No matter how one feels about President Trump’s policies or personality, it must be acknowledged that a particular section of his Inaugural Address, which was widely panned by many smug media commentators, was absolutely correct: “At the bedrock of our politics will be a total allegiance to the United States of America, and through our loyalty to our country, we will rediscover our loyalty to each other. When you open your heart to patriotism, there is no room for prejudice.” I realize that patriotism is today greeted by some with the same incredulity and confusion that an 11 year old feels when encountering a rotary dial phone, but focusing more on our shared purpose rather than obsessing over our inevitable differences might provide a way out of the echo chamber of identity politics that now confounds us. If all parties in a negotiation can act like Americans who have America’s best interests at heart, we may still be able to pull together and solve our many problems. However, should we continue to approach one another like competing armies intent on obliterating an enemy, we can expect—and likely deserve—nothing more than the anger and gridlock that stymies even the most judicious efforts at dialogue and reform.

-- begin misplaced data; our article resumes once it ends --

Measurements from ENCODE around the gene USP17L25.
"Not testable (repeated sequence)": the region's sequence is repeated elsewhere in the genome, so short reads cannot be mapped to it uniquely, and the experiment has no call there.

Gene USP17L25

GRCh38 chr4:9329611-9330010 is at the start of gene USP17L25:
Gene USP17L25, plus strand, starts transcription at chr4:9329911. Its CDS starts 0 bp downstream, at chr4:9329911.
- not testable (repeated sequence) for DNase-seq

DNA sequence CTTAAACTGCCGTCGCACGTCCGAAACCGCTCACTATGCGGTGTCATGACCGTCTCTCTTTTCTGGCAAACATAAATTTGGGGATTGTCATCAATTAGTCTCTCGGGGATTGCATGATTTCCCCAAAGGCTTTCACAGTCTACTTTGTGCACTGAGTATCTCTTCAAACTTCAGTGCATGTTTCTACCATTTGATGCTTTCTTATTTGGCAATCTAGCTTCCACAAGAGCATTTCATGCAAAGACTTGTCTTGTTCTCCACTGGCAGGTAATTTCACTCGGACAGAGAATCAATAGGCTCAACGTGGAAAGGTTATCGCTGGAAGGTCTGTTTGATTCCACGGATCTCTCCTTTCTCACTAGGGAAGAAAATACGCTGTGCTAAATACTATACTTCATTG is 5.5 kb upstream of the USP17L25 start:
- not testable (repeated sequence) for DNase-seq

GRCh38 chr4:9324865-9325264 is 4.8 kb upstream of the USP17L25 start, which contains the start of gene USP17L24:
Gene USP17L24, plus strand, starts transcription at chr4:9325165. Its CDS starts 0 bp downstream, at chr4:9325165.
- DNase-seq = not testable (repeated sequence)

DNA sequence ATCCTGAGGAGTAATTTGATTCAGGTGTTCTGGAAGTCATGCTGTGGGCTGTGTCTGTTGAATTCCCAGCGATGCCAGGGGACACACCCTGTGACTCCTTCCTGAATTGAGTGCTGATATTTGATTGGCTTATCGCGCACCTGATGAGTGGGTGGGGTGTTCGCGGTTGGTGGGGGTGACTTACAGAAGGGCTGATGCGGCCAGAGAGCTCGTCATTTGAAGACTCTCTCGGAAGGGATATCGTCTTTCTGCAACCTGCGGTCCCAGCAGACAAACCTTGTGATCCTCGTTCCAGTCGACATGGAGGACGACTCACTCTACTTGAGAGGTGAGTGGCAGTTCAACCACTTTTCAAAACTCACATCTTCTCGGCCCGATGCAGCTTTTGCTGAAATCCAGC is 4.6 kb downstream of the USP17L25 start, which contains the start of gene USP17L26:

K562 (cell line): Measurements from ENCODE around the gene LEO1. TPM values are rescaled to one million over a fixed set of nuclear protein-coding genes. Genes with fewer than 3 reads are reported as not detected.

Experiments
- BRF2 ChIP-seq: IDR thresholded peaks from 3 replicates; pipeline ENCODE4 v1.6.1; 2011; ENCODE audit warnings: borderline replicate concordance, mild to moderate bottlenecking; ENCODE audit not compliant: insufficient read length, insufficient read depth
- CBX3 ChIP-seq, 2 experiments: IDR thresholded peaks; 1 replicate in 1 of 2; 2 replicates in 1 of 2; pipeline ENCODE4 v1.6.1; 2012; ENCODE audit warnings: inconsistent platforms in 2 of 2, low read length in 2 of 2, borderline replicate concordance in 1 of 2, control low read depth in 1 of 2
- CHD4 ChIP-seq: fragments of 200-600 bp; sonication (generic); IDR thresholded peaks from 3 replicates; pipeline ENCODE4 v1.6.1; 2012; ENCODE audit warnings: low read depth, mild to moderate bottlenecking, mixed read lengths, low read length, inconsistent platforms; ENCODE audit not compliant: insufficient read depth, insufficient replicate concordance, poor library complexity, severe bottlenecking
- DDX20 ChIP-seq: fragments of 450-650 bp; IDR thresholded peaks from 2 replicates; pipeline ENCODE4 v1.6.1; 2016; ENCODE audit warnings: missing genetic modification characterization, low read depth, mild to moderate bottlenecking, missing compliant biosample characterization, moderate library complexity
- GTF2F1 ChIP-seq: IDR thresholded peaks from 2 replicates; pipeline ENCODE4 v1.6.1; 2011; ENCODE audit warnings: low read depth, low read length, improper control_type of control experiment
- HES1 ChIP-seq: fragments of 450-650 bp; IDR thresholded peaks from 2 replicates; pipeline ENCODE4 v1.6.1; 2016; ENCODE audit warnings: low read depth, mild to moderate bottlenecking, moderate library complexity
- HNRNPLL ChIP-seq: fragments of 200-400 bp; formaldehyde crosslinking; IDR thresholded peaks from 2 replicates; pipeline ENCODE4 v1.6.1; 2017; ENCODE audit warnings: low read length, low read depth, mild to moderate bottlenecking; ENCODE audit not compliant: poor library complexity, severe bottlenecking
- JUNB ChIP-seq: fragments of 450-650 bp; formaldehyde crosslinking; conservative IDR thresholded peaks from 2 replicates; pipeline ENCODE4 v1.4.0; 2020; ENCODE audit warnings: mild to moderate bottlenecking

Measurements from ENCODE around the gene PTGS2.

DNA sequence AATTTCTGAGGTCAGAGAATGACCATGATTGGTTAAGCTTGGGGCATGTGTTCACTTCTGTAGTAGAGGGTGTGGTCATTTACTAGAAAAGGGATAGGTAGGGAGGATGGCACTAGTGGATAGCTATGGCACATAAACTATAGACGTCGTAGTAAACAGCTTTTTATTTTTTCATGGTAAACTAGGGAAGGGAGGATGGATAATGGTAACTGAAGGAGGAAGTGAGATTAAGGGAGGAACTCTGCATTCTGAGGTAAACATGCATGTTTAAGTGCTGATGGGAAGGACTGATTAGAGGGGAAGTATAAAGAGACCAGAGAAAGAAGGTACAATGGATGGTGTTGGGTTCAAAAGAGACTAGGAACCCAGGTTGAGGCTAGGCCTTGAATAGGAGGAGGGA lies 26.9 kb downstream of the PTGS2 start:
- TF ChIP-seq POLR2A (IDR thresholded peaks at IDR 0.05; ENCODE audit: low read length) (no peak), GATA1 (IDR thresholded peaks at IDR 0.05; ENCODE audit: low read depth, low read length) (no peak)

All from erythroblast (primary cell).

Americans have over the past couple of centuries enshrined the concept of government as a creation of the common consent of the governed. Although the leaders we select may occasionally be creatures of entrenched political and economic interests who see representative government as nothing more than a ready mechanism for power, profit, and plunder—or are simply outright fools not worthy of our trust—we have learned that elections are by far the best method available to select whom we want to govern. We need to remember that the ballot box is an expression of our national priorities, not a place for our petty vendettas to play out. Perhaps we are today too oddly jaded, too overly sophisticated, and too bizarrely suspicious of one another to do anything other than celebrate our treasured individuality. If this is so, we likely deserve the dismal future of governmental failure peeking out over the horizon because we can’t see beyond the tips of our own precious noses—and remember that we are all Americans.
I hope we can stop treating our neighbors across our nation as strangers and enemies. The incredible efforts of those struggling to deal with the catastrophic effects of Hurricane Harvey should be a lesson to us all. Moreover, we should recognize that, for all its problems both past and present, our government—federal, state, and local—is doing incredible work to help the victims of this storm regroup and recover. We can—and must—build upon this fine example of sacrifice, hard work, and cooperation to deal with the many other problems facing our nation. To continue to throw rocks at one another because our values or priorities may differ is to wallow if what separates us rather than focus on the responsibilities we all have to our country and to one another.